I do have one more question. I have increased my use of EVOO and decreased my use of nuts and nut oils, and begun using beef and bison (both entirely pasture fed on a local farm) fat rendered from cuts of meet in my cooking and only Omega 3 egg yolks.

However when I do eat fatty cuts of foul or non grazed animals would takeing fish oil along with the meal allow the omega balance to remain beneficial?

For instance I just love bacon, lamb and duck (lamb and duck I eat verry rarely). I will look for local grazing farms or wild game sources but it seems to me that a high quality fish oil would supplement the Omega 3s lacking in the animal I am consuming.

On a similar note it seems that having sufficiant levels of EPA and DHA in a diet would help to check the problems regarding the negative effects of linolic acid on the processing of ALA by the liver.

Just some thoughts if anyone can expand my undrstanding please feel free.
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Old 07-15-2008, 01:30 PM   #20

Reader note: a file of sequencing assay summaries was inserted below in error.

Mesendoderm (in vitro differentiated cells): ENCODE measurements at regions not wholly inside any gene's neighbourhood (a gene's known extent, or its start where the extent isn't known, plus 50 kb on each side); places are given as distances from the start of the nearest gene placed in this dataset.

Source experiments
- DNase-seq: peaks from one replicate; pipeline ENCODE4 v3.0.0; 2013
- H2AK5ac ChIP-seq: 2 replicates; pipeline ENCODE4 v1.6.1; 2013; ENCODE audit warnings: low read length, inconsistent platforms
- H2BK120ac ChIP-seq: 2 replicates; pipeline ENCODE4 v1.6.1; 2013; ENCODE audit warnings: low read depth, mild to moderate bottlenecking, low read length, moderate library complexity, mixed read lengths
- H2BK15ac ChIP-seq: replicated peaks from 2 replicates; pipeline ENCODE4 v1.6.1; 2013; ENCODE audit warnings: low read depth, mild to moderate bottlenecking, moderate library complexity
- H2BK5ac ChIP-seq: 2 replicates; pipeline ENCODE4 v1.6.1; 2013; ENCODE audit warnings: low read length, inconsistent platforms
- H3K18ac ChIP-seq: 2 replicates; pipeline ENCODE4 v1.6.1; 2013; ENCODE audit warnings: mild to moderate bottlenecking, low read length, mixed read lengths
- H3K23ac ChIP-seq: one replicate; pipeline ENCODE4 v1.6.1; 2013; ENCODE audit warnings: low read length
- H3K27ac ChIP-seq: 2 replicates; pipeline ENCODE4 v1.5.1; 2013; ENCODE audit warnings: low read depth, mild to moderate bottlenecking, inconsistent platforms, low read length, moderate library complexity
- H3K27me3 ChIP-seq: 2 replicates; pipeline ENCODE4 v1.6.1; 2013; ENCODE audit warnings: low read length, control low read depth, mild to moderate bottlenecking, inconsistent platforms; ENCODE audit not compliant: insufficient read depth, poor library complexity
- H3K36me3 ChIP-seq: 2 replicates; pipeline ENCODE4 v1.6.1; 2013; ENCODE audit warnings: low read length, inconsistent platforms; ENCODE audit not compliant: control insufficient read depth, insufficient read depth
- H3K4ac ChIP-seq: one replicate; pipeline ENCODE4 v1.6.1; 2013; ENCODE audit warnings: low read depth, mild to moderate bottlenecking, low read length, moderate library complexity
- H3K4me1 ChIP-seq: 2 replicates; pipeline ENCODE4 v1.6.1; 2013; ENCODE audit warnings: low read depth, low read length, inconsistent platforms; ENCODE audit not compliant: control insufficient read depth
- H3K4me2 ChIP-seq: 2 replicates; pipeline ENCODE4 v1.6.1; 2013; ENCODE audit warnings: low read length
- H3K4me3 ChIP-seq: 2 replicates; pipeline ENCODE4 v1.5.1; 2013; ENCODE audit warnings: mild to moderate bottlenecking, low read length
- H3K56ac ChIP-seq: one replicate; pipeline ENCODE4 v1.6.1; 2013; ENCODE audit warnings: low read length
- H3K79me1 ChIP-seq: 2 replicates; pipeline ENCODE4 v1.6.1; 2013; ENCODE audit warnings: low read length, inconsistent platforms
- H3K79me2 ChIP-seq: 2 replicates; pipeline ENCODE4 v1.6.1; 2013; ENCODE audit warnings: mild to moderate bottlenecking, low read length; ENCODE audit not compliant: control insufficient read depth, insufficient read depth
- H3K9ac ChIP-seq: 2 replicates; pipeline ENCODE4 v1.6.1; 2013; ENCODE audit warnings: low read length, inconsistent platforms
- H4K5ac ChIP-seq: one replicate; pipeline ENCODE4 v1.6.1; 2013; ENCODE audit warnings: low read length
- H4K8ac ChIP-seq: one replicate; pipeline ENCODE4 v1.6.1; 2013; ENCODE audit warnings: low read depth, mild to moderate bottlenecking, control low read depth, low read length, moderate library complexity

Brian Shanks
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I am wondering if I should be feeling stupid right now.
I read the article MOD posted and I am wondering if my understanding of it is right.

I also started reading another of Peat's articles and it really makes me wonder about the fish oil I consume.

I even have my 4 year old taking fish oil. I read a lot of the studies on the benefits of fish oil and of all the studies I read, the only negative affect I read about was the possibility of thinning the blood.

So I guess my question is, is it mainly the Omega 3s in fish oil that are bad, or are the ones get naturally through grass fed beef, eggs, ect the same?
Are all Omega 3s created equally?

Or is this just one man's opinion?

Thanks

Bry